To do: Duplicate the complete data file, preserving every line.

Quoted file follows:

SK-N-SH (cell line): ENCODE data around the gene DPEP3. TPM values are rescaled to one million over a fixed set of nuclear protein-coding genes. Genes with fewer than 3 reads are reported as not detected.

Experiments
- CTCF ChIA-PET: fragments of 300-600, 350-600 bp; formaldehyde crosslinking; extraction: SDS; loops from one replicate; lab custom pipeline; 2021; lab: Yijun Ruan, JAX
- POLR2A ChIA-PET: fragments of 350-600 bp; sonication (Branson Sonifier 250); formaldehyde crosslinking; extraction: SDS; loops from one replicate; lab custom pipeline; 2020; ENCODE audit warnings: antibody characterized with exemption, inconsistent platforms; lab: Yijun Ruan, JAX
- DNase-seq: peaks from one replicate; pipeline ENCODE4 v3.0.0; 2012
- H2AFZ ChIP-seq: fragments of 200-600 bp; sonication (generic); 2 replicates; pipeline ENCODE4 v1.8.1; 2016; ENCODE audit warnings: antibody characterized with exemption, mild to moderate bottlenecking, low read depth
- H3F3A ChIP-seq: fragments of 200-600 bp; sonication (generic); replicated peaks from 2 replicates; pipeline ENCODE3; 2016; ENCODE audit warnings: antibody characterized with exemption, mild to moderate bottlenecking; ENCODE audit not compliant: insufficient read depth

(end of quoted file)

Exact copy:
SK-N-SH (cell line): ENCODE data around the gene DPEP3. TPM values are rescaled to one million over a fixed set of nuclear protein-coding genes. Genes with fewer than 3 reads are reported as not detected.

Experiments
- CTCF ChIA-PET: fragments of 300-600, 350-600 bp; formaldehyde crosslinking; extraction: SDS; loops from one replicate; lab custom pipeline; 2021; lab: Yijun Ruan, JAX
- POLR2A ChIA-PET: fragments of 350-600 bp; sonication (Branson Sonifier 250); formaldehyde crosslinking; extraction: SDS; loops from one replicate; lab custom pipeline; 2020; ENCODE audit warnings: antibody characterized with exemption, inconsistent platforms; lab: Yijun Ruan, JAX
- DNase-seq: peaks from one replicate; pipeline ENCODE4 v3.0.0; 2012
- H2AFZ ChIP-seq: fragments of 200-600 bp; sonication (generic); 2 replicates; pipeline ENCODE4 v1.8.1; 2016; ENCODE audit warnings: antibody characterized with exemption, mild to moderate bottlenecking, low read depth
- H3F3A ChIP-seq: fragments of 200-600 bp; sonication (generic); replicated peaks from 2 replicates; pipeline ENCODE3; 2016; ENCODE audit warnings: antibody characterized with exemption, mild to moderate bottlenecking; ENCODE audit not compliant: insufficient read depth